WELLINGTON: New Zealand Customs wedged three uncertain packages this week, which contained 201 ecstasy pills and 16 grams of cannabis and were sent to the buyer’s address through home delivery. However, the culprit’s lawyer defended the case by using ‘Pizza Delivery Defense’.
The New Zealand Herald reports that Daniel Wayne Fowler, 23, pleads guilty to importing a class B drug on Wednesday.
During the trial, it emerged that Fowler had purchased the drugs online, visiting deep web drug marketplace the Silk Road and paying for them using the crypto currency Bitcoin.
Foster’s lawyer Tudor Clee tried to convince the court that buying drugs on the internet wasn’tCrypto
Bua particularly serious crime. Here’s one of his justifications:
“It’s safer and easier to order the drugs — which is the subject of the charges before the court today — than it is to order a pizza. Choose the delivery location, choose the toppings and place the order”.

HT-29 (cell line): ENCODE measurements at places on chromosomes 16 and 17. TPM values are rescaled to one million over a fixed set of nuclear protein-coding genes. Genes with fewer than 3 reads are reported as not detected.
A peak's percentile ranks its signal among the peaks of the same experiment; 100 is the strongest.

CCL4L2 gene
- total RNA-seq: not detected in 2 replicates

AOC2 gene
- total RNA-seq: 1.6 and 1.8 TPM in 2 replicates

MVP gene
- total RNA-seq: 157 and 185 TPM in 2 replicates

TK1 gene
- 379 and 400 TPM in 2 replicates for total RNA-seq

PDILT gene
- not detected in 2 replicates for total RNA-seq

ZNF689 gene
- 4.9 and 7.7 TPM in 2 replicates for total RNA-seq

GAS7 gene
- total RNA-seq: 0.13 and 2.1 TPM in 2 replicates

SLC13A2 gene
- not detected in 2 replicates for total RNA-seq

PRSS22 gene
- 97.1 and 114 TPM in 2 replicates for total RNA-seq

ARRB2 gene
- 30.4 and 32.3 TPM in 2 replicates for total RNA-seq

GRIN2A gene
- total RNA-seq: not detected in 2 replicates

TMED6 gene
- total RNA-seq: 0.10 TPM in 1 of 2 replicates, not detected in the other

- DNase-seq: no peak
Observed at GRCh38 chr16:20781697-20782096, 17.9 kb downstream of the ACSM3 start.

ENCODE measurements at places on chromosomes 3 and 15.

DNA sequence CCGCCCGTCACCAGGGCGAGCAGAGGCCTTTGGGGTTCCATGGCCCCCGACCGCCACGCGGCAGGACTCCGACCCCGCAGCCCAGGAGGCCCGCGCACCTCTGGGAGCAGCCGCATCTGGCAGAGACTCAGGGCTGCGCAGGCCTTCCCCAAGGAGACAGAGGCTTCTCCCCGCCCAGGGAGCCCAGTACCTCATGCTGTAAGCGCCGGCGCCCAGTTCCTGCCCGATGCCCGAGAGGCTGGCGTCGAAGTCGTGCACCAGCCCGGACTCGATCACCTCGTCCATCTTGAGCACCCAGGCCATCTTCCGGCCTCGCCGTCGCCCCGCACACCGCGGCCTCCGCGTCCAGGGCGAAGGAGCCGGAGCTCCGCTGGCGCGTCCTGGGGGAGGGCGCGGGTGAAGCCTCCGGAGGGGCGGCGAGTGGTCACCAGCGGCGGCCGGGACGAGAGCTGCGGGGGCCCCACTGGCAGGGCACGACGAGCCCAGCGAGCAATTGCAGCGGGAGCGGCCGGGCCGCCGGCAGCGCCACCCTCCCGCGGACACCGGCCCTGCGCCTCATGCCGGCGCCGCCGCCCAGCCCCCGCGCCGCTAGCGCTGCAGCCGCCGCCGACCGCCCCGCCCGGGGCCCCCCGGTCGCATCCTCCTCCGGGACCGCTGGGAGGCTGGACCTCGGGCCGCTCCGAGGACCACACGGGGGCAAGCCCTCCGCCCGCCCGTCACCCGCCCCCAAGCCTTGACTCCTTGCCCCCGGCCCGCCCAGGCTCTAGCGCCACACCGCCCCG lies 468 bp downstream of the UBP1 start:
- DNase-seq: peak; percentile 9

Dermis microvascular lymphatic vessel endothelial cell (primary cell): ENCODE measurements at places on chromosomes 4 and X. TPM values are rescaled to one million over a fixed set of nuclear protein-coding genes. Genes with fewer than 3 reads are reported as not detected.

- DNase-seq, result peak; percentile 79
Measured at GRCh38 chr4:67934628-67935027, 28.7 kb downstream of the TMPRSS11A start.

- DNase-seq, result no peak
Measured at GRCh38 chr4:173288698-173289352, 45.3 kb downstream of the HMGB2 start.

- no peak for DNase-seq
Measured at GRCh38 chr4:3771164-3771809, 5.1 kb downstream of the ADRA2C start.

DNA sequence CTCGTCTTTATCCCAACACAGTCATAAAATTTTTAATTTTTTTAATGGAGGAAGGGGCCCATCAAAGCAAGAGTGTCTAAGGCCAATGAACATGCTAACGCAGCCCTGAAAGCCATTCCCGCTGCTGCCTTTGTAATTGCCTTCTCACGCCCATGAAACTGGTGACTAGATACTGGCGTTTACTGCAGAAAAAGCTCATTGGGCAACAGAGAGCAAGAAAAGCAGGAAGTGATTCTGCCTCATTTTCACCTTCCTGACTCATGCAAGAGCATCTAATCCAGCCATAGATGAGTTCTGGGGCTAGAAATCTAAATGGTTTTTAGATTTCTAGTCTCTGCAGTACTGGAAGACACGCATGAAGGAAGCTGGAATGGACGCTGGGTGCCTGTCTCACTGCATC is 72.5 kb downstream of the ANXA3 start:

That’s not completely true. Ordering drugs on the deep web involves downloading special software, purchasing Bitcoin, encrypting messages and generally having an understanding of how the internet works. You don’t need any of that to buy pizza.
Clee also said that buying drugs on the internet is safer than “walking down the local gang pad.”
That is a fair point, buying drugs on the street is pretty dangerous. Spending your hard-earned Bitcoin on drugs is pretty safe; the most dangerous thing that could happen is being sent a tainted batch of drugs.
The court asked why Foster had ordered over 200 pills. Buying lots of drugs is a sign that he intended to sell them on, which carries a harsher sentence. Clee had an answer for that, too. He said that “it’s not possible to buy five or six pills,” pointing out that seller’s only deal in large batches because that’s the only way they can make a profit.